Social organisations – Or how to use social platforms to encourage organisational idea sharing

Social platforms are widely used nowadays for communication purposes among different groups of individuals – users with users, companies with users, users with companies… But there is one more aspect of social platforms which is not talked about as often – conversations between employees of the same organisation.
Why, one might ask, technology, especially communication technology is widely used among all modern organisations. However, emails and online boards will not necessarily be the most efficient way to communicate a very important aspect of any successful organisation: ideas.
With the emergence of Web 2.0 conversations became more important than monologs even online. Yet, poor communication technology can seriously undermine the whole conversation process or, for instance, affect employee’s willingness to participate in such debates or express their own opinions. The concept of social platforms is not only familiar and comfortable to people these days but its whole principle is based around sharing and freedom of communication. A good social platform can also remove the barriers and fears some employees might have regarding their position in organisation:

“Will I be laughed at for sharing?”, “If the idea is not good, will it mean I am in trouble with the management?”, “I know how this idea can be better but I will not dare to say anything because it is my supervisor’s idea”.
These attitudes are not going to serve in a modern enterprise environment and for what it is worth, these attitudes can significantly lower the whole organisational performance. Therefore, these attitudes need to be broken and people need to be provided with a convenient and non-intimidating way to share and discuss ideas. A successful social platform should be very user-friendly and can also include the following elements:

– Provide incentives for the winning ideas, which are to be determined through internal voting.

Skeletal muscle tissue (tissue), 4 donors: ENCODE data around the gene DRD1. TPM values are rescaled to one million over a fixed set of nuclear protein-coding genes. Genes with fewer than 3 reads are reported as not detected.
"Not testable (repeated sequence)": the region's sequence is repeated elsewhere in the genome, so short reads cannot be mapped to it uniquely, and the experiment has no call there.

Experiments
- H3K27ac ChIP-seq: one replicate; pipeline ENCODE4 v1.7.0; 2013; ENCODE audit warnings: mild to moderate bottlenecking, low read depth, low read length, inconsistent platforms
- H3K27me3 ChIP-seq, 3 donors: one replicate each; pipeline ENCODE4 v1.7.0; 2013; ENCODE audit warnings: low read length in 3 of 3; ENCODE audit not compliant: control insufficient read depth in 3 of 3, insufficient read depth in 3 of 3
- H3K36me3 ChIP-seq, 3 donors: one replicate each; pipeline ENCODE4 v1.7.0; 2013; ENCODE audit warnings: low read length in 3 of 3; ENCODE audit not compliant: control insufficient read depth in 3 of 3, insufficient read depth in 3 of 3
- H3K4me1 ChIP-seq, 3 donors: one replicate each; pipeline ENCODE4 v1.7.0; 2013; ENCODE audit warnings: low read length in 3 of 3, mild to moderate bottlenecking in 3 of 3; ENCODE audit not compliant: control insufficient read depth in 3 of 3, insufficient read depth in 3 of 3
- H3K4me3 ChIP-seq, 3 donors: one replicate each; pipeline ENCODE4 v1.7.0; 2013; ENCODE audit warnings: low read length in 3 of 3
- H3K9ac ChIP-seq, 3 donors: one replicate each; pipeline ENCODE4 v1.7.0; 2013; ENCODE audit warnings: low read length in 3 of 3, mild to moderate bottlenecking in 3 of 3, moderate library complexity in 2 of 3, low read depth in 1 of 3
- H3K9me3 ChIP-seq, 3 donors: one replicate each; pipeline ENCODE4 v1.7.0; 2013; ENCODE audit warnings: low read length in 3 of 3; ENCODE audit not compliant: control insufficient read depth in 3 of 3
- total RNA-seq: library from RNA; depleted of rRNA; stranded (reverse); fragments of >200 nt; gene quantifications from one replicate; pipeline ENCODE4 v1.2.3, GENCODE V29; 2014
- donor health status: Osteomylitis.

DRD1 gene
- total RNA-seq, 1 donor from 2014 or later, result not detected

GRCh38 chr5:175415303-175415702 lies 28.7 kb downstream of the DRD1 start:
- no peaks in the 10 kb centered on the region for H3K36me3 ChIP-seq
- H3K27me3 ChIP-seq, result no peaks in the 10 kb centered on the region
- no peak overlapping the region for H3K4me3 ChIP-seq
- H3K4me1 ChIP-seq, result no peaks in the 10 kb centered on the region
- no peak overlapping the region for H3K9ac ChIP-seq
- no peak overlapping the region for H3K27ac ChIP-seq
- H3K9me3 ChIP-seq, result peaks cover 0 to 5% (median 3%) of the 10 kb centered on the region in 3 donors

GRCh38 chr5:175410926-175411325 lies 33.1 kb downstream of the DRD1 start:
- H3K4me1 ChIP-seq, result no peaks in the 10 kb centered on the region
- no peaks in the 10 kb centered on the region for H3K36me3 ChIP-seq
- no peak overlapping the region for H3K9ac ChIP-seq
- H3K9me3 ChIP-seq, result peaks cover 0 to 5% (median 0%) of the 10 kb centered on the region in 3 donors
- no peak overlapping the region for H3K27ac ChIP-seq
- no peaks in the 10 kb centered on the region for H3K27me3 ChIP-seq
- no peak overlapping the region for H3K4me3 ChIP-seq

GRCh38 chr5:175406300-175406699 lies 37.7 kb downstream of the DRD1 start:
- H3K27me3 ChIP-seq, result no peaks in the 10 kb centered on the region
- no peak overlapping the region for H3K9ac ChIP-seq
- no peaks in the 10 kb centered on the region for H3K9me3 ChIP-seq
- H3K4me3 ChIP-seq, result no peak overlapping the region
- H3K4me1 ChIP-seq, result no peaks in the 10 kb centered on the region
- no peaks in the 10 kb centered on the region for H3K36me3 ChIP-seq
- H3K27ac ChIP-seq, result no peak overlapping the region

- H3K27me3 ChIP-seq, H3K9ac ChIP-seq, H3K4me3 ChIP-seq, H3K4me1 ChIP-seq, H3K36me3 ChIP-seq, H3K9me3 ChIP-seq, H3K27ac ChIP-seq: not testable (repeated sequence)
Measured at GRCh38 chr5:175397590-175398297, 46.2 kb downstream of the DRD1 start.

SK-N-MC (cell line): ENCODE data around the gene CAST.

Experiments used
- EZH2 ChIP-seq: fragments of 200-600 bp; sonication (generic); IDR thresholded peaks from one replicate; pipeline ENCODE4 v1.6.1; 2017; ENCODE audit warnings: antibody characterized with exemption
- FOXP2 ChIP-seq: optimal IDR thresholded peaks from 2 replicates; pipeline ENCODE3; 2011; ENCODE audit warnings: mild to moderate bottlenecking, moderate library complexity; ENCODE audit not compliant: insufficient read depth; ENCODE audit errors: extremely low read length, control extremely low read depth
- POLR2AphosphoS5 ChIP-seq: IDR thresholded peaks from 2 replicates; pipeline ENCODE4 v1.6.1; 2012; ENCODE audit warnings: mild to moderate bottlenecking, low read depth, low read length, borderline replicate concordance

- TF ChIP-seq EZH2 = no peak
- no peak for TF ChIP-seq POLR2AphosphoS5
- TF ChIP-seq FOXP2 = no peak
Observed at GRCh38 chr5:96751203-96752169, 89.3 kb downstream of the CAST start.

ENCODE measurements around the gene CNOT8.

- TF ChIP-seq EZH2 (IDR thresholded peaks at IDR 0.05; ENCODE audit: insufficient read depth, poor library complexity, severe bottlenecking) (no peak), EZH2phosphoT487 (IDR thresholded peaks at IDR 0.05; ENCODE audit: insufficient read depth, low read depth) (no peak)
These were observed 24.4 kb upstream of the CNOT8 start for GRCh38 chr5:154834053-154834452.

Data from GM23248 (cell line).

– Allow anonymity, though, of course, anonymous users will not be able to enjoy the incentives or to vote. Yet it will allow them to express opinions and ideas without fear of being judged.
– Bring all employees, regardless their position, to the same level by offering same incentives, rights and voting powers within the collaborative platform.
Provision of a good social platform alone, though, is not going to solve the problem. If a company is really willing to encourage such behaviours from its employees it will require a certain level of organisational change and amendments to its corporate culture. Very hierarchical organisations might find it difficult to persuade their employees to participate in such activities without significant encouragement from the leadership and assurances that it is not only fun, challenging and rewarding but also does not carry any negative implications for the employees, in case their ideas are unsuccessful. From managerial perspective, this approach will mean handing some of the control (at least over idea generation) to the employees. However, the possibilities of positive employee contribution are endless.

At the first glance, this article might seem to be about social technology, but really it is about people. With technologies being copied and redeveloped on daily basis, people remain to be the most valuable asset an organisation can have. Not utilising this asset to the fullest doesn’t make any logical business sense. Technology, for instance social platforms, are only there to help companies to make the most of this asset. A certain degree of cultural change and implementation of conversational platforms is a must if organisations are truly intending of becoming a modern, social enterprise.

Content Creator: Maria Kalagova (Snob Monkey Content Creator)